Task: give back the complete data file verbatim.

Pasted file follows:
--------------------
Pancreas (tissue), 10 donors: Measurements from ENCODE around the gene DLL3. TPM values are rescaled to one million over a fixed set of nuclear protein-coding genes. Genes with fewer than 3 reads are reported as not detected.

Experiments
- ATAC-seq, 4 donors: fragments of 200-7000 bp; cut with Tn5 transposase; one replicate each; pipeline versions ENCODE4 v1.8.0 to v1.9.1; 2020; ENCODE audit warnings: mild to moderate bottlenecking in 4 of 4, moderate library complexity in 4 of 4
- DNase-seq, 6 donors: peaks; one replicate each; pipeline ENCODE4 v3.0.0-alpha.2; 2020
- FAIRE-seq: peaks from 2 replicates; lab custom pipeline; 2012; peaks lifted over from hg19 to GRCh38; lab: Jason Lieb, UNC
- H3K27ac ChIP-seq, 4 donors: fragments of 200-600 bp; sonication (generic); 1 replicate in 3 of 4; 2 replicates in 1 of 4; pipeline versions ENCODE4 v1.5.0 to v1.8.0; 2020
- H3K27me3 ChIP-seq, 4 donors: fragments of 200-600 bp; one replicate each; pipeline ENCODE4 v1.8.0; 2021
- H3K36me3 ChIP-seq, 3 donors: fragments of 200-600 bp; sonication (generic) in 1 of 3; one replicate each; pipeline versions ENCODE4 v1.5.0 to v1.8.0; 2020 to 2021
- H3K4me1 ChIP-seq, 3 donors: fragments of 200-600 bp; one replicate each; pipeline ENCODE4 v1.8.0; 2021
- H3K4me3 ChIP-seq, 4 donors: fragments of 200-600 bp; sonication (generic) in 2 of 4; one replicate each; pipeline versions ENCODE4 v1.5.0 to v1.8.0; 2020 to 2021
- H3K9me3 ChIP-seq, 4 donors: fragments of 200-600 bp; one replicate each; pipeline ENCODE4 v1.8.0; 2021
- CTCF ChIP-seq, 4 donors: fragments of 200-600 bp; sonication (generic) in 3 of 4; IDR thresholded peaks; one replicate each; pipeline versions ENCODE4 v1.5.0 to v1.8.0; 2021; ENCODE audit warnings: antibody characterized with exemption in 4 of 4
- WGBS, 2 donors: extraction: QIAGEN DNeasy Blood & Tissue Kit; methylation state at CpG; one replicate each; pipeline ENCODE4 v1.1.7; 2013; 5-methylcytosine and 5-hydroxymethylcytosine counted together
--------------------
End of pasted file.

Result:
Pancreas (tissue), 10 donors: Measurements from ENCODE around the gene DLL3. TPM values are rescaled to one million over a fixed set of nuclear protein-coding genes. Genes with fewer than 3 reads are reported as not detected.

Experiments
- ATAC-seq, 4 donors: fragments of 200-7000 bp; cut with Tn5 transposase; one replicate each; pipeline versions ENCODE4 v1.8.0 to v1.9.1; 2020; ENCODE audit warnings: mild to moderate bottlenecking in 4 of 4, moderate library complexity in 4 of 4
- DNase-seq, 6 donors: peaks; one replicate each; pipeline ENCODE4 v3.0.0-alpha.2; 2020
- FAIRE-seq: peaks from 2 replicates; lab custom pipeline; 2012; peaks lifted over from hg19 to GRCh38; lab: Jason Lieb, UNC
- H3K27ac ChIP-seq, 4 donors: fragments of 200-600 bp; sonication (generic); 1 replicate in 3 of 4; 2 replicates in 1 of 4; pipeline versions ENCODE4 v1.5.0 to v1.8.0; 2020
- H3K27me3 ChIP-seq, 4 donors: fragments of 200-600 bp; one replicate each; pipeline ENCODE4 v1.8.0; 2021
- H3K36me3 ChIP-seq, 3 donors: fragments of 200-600 bp; sonication (generic) in 1 of 3; one replicate each; pipeline versions ENCODE4 v1.5.0 to v1.8.0; 2020 to 2021
- H3K4me1 ChIP-seq, 3 donors: fragments of 200-600 bp; one replicate each; pipeline ENCODE4 v1.8.0; 2021
- H3K4me3 ChIP-seq, 4 donors: fragments of 200-600 bp; sonication (generic) in 2 of 4; one replicate each; pipeline versions ENCODE4 v1.5.0 to v1.8.0; 2020 to 2021
- H3K9me3 ChIP-seq, 4 donors: fragments of 200-600 bp; one replicate each; pipeline ENCODE4 v1.8.0; 2021
- CTCF ChIP-seq, 4 donors: fragments of 200-600 bp; sonication (generic) in 3 of 4; IDR thresholded peaks; one replicate each; pipeline versions ENCODE4 v1.5.0 to v1.8.0; 2021; ENCODE audit warnings: antibody characterized with exemption in 4 of 4
- WGBS, 2 donors: extraction: QIAGEN DNeasy Blood & Tissue Kit; methylation state at CpG; one replicate each; pipeline ENCODE4 v1.1.7; 2013; 5-methylcytosine and 5-hydroxymethylcytosine counted together